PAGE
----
SNHU's University President Wins 2018 Hesburgh Leadership Award

Preseident Leblanc receivin Hesburgh Leadership Award

Southern New Hampshire University President Paul LeBlanc was presented with the 2018 TIAA Theodore M. Hesburgh Award for Leadership Excellence in Higher Education this week. Named in honor of former University of Notre Dame President Reverend Theodore M. Hesburgh, who passed away in 2015, the award recognizes a university president or chancellor who has demonstrated outstanding leadership qualities and is one of the most prestigious awards in higher education.

"As we celebrate TIAA Institute's 20th anniversary, we are proud to honor Paul LeBlanc, an innovator and committed leader who exemplifies that education can change the world and that we can all be better for it," said Stephanie Bell-Rose, TIAA Senior Managing Director and Head of the TIAA Institute. "Under President LeBlanc's leadership, SNHU is in a better position to provide its diverse student population with the necessary tools to build a successful future."

LeBlanc received the award during The American Council on Education's (ACE) annual meeting in Washington, D.C. The American Council on Education convenes an independent panel of judges to administer the Hesburgh Award on the TIAA Institute's behalf. The award was presented at ACE's 100th Annual Meeting, in front of hundreds of leaders in higher education, including deans, presidents and chancellors from a variety of colleges and universities across the country.

"I am humbled and really honored to receive an award named for one of the great leaders in higher education, Reverend Hesburgh. I hope I can realize even a small part of what he accomplished in terms of social justice and the role of higher education in making the world a better and more just place," said LeBlanc. "Of course, as Reverend Hesburgh would say, the work of the institution is the work of all its people, not just its president, and in that sense, I accept this award on behalf of the entire SNHU community."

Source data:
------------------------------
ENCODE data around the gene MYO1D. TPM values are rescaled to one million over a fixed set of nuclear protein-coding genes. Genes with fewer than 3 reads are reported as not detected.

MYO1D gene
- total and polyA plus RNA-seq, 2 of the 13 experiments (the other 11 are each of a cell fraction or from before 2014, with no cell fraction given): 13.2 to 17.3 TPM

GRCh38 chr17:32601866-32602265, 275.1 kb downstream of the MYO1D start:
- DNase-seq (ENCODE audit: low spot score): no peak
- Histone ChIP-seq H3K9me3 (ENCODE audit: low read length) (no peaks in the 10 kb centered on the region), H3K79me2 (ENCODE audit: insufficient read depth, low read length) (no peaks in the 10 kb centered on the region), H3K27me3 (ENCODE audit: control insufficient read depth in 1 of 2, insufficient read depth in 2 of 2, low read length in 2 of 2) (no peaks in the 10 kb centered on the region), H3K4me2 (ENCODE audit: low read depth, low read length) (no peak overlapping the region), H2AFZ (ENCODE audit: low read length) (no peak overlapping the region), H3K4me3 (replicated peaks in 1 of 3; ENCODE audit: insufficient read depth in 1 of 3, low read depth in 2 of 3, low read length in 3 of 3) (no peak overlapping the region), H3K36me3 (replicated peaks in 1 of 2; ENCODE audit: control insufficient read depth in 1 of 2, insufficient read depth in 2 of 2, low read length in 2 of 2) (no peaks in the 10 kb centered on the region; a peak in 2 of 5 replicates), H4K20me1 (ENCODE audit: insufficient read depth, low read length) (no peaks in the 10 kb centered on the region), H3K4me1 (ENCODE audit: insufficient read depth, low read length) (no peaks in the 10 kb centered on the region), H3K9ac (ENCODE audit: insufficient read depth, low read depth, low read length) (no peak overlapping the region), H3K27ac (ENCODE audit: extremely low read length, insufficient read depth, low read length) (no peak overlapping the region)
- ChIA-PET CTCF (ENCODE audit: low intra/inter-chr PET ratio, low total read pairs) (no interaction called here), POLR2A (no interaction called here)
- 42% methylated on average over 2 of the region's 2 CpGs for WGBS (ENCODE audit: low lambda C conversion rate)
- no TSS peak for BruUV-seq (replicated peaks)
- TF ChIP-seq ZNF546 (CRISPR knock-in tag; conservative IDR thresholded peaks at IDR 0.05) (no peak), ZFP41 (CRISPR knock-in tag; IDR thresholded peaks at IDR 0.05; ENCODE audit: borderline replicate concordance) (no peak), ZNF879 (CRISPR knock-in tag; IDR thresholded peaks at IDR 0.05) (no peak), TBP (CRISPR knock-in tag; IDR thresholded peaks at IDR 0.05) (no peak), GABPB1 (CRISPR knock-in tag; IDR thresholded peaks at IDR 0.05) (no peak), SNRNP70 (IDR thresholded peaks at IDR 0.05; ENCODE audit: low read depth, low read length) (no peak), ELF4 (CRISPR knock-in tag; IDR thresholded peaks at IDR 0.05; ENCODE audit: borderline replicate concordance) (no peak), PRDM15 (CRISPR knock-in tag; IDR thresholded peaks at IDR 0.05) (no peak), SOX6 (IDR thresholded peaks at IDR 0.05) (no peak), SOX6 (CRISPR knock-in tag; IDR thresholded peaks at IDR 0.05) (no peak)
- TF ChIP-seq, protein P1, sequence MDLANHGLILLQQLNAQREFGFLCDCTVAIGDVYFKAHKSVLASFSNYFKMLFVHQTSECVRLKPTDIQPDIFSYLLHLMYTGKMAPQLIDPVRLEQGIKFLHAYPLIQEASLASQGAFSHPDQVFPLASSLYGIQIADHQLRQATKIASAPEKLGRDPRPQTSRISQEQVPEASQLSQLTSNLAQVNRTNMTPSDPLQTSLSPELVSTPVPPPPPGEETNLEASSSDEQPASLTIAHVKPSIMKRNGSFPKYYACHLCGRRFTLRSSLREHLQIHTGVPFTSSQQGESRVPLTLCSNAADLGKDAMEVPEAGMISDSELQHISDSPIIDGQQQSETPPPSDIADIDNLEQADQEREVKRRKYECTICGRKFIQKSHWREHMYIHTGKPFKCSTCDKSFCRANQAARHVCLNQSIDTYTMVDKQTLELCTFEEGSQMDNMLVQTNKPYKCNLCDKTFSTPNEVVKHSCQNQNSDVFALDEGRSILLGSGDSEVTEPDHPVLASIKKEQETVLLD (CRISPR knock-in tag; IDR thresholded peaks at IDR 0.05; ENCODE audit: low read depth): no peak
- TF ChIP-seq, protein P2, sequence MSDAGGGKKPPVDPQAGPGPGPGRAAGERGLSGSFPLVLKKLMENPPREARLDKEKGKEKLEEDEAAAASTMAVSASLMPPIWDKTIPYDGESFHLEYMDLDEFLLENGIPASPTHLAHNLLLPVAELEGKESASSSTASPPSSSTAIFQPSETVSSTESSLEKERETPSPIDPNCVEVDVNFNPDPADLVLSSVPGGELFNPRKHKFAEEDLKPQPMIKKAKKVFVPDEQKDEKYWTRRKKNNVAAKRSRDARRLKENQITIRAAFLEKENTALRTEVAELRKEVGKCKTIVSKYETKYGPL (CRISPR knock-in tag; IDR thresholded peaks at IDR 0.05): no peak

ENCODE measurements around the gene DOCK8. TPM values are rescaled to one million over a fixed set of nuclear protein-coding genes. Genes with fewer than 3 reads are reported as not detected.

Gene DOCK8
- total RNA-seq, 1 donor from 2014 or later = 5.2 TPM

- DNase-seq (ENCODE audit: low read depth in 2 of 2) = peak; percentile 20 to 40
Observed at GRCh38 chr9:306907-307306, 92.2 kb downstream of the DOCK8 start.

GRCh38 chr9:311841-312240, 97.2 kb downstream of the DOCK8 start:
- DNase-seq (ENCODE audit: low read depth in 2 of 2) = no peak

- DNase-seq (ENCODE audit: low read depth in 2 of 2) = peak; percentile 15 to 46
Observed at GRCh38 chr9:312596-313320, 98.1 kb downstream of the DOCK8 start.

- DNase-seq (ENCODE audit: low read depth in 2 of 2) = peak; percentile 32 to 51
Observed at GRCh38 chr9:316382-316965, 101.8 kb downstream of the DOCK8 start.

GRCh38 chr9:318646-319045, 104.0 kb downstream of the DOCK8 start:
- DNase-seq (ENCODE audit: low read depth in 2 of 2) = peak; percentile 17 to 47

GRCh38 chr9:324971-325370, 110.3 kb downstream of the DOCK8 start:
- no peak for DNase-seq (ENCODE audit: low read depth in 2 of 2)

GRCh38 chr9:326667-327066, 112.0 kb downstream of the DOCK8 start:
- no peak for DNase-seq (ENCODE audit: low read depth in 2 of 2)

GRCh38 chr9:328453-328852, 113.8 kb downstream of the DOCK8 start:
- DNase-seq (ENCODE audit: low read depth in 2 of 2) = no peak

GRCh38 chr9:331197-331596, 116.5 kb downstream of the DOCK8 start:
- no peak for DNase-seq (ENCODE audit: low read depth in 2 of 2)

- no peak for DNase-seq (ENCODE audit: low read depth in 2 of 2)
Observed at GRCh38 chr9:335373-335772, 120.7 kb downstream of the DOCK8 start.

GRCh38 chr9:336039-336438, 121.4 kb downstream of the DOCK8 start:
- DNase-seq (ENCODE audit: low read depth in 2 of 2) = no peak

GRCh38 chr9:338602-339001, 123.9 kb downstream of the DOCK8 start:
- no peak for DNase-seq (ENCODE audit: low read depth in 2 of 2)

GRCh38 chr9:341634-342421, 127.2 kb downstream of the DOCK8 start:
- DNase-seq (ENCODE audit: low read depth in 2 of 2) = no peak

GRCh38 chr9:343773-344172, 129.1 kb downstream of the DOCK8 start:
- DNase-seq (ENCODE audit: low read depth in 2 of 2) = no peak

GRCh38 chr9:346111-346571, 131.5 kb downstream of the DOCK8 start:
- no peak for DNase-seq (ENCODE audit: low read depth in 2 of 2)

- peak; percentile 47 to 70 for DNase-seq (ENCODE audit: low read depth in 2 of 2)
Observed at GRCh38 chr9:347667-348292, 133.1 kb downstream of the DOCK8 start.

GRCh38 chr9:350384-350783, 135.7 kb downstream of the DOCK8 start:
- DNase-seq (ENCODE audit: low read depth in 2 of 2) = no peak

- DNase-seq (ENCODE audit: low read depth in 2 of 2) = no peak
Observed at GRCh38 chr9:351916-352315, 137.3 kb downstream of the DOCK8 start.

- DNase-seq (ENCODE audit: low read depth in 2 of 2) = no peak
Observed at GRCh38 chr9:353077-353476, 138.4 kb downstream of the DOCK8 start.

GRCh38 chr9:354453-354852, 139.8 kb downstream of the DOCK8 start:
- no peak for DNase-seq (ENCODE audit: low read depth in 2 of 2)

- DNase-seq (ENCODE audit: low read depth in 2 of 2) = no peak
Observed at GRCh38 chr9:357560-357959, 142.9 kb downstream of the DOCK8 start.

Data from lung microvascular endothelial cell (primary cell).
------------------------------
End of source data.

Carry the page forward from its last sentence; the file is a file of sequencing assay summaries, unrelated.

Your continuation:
As SNHU president for 14 years, LeBlanc has grown the school from 2,500 students to more than 100,000 and has made it the second largest nonprofit to provide online higher education in the nation. "Washington Monthly" also named LeBlanc one of America's Ten Most Innovative College Presidents. He has received the New Hampshire State Merit Award from the New England Board of Higher Education and won the Entrepreneur of the Year Award from the New Hampshire High Tech Council.

"It is a privilege for ACE to join the TIAA Institute in recognizing the achievements of visionary leaders like Paul J. LeBlanc who are never satisfied with the status quo and always looking around the corner for answers to some of higher education's most vexing questions," said ACE President Ted Mitchell. "Paul's work at Southern New Hampshire University has extended access to quality education from SNHU's physical campus to tens of thousands of students around the world and sparked innovations that have led to greater opportunity and student success across the entire American higher education community."

Explore more content like this article

SNHU Opens $1 Million Fund to Help Students, Faculty and Staff Affected by Government Shutdown

January 15, 2019

Southern New Hampshire University announced today it will open a $1 million emergency fund to assist members of the SNHU community, students or employees, facing immediate financial crisis caused by the shutdown of the federal government.

CCNE Accreditation Evaluation - Opportunity for Public Comment 

January 07, 2019

Southern New Hampshire University (SNHU) will undergo an on-site evaluation between Monday, March 11th 2019 and Wednesday, March 13th 2019, by a team representing the Commission on Collegiate Nursing Education (CCNE).

Headshot of Seth Matthews

When Life’s Not Picture Perfect: Holiday Stress Management

December 17, 2018

The holiday season does not exist in a vacuum. It is yet another series of tasks and challenges that sets upon us in addition to our everyday interactions with our increasingly complex world.